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New rules would have made pleadings and particulars of claim immediately available to third parties on 2 October retrospectively. But perturbed Schillings senior partner Schilling went to the Law Society to raise concerns about new rules being applied to all cases retrospectively. Exactly 24 hours later, he won a last-minute injunction on the rules.
This has not endeared the Law Society to its media members, but for Schilling, it is an exercise in client protection that all lawyers should take note of. For particulars of claim, read dirt on celebrities, and for third parties, read journalists.
When the journalists turned up to court on the morning of 2 October, looking forward to unlocking secrets on the rich and famous, they were understandably disappointed at being turned away with nothing.
The Times' litigation head Gill Philips instructed libel defence specialist Andrew Caldecott QC at One Brick Court to confront Schillings and the Law Society at the High Court hearing on the court disclosure rules.
The media consortium included Associated Newspapers, the BBC, Bloomberg, Financial Times Limited, Guardian Newspapers, Independent News and Media, Mirror Group Newspapers, NewsGroup Newspapers and Telegraph Group.
The judge kept the injunction in place and put the Law Society in a delicate position with its media members.
Law Society chief executive Desmond Hudson said: "We appreciate there was considerable pressure from the powerful media lobby to have access to past records, but our members wanted us to intervene on their clients' behalf on such a fundamental issue."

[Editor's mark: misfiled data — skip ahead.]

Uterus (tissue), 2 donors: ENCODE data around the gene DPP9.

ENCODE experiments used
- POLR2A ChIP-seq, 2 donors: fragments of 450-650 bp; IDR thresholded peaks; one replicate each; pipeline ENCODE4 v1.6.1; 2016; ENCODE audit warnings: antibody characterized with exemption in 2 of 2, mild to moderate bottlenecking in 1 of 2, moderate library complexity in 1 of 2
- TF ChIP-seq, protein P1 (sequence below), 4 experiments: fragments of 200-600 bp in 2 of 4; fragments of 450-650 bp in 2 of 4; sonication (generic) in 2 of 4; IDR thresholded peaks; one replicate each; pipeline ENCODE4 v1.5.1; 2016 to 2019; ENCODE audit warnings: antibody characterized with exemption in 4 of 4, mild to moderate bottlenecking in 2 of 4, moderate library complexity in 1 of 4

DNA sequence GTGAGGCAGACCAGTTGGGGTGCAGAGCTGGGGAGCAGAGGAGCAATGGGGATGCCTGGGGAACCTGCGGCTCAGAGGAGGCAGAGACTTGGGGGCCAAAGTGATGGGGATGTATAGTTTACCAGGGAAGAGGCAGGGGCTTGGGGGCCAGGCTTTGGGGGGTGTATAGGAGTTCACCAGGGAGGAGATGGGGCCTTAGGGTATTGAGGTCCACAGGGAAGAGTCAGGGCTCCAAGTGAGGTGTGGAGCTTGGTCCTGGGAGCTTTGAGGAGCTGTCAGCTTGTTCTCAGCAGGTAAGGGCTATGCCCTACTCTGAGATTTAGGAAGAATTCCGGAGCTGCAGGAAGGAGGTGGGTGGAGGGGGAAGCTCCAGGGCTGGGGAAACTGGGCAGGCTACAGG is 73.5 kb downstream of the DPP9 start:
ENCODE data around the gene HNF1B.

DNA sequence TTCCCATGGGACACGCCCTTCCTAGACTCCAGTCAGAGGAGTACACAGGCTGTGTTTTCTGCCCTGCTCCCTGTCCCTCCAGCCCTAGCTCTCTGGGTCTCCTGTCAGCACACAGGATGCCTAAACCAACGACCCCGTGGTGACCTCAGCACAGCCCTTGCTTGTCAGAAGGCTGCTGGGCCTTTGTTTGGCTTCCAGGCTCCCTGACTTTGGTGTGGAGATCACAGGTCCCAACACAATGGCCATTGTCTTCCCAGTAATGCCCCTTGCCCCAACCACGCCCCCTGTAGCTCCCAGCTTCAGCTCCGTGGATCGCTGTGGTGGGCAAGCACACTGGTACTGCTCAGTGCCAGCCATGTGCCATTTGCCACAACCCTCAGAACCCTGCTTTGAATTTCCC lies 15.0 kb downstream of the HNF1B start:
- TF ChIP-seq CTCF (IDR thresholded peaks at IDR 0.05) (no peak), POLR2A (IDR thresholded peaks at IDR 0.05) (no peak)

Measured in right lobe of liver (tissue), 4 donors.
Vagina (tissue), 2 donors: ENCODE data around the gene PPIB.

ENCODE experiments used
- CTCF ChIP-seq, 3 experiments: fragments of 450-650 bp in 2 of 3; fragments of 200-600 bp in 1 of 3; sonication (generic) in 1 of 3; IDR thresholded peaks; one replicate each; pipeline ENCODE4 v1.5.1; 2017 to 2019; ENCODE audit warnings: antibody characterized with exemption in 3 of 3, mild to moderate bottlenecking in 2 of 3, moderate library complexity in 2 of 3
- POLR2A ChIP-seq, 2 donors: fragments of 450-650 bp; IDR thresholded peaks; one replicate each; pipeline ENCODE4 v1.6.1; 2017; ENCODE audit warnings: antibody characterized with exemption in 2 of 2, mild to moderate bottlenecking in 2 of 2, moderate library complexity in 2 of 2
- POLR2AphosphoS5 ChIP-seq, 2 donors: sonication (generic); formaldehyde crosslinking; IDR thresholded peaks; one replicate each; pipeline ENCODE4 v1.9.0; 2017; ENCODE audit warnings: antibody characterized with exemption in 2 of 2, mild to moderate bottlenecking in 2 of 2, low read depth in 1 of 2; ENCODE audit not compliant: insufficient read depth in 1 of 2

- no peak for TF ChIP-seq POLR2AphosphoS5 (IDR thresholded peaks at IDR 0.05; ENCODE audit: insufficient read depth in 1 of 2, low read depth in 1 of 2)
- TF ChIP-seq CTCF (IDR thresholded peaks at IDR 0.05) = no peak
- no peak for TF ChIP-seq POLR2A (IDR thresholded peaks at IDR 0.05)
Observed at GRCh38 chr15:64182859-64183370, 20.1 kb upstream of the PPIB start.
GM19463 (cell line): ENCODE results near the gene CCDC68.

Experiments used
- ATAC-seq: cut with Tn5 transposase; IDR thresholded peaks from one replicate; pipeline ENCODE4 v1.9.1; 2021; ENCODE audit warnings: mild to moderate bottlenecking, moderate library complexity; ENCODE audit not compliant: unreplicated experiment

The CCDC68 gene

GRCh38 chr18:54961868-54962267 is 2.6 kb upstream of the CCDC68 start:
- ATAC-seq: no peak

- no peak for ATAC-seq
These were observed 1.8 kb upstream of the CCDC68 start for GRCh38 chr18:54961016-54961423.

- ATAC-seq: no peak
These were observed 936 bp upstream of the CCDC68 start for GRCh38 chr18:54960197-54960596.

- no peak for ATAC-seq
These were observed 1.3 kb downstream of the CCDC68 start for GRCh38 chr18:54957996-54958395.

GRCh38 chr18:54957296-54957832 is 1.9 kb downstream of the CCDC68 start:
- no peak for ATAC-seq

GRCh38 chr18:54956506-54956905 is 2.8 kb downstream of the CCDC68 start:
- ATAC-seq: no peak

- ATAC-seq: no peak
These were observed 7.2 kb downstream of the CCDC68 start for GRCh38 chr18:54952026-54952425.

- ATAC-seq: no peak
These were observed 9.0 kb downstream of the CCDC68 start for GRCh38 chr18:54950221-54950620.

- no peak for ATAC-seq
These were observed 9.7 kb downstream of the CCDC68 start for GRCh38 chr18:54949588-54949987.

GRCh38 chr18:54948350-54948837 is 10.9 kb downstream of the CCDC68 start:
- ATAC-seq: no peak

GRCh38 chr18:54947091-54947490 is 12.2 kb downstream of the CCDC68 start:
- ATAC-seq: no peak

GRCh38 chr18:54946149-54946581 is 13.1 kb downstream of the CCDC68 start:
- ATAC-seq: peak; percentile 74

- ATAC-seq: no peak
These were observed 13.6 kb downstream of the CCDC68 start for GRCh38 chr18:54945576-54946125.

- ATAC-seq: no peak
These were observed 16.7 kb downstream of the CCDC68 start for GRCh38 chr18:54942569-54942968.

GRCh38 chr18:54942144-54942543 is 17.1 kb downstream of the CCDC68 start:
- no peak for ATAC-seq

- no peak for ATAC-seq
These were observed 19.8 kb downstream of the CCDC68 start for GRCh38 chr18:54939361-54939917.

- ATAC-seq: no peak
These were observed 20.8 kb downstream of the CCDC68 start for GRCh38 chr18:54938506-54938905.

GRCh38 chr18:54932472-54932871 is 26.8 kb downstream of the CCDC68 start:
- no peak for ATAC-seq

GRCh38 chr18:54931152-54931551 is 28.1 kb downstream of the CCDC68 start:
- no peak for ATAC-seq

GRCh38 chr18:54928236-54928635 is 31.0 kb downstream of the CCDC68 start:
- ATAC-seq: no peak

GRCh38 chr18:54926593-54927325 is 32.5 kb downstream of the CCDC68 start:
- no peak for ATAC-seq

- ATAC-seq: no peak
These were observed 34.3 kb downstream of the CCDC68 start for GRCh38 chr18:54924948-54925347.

This stance has angered in-house media lawyers for two reasons.
First, newspaper lawyers are members of the Law Society too. They are not happy that the Law Society sided with the privacy lobby.
Philips said: "It's like a red rag to a bull instructing Schillings. They're undoubtedly the number-one opposition to the media."
Second, they resent being brushed aside. The Times was the first to hear about the injunction, informed by media partner Rupert Earle at Addleshaw Goddard last Monday (2 October).
Philips said: "This has an immediate bearing on what journalists use as an important source. There are concerns about the way this has been done."
It will not help matters that last month Associated Newspapers took the Law Society to a judicial review over not disclosing details of a solicitor's disciplinary tribunal.
Although proceedings are scheduled for 2 November, it is likely the Department for Constitutional Affairs will step in to clarify the disclosure rules before this gets out of hand.
Whether or not the rules are confirmed as retrospective or not over the coming 28 days, lawyers at the newspapers are unlikely to forget this stance of the Law Society.
Philips said: "Why defend A versus B when both are part of you?"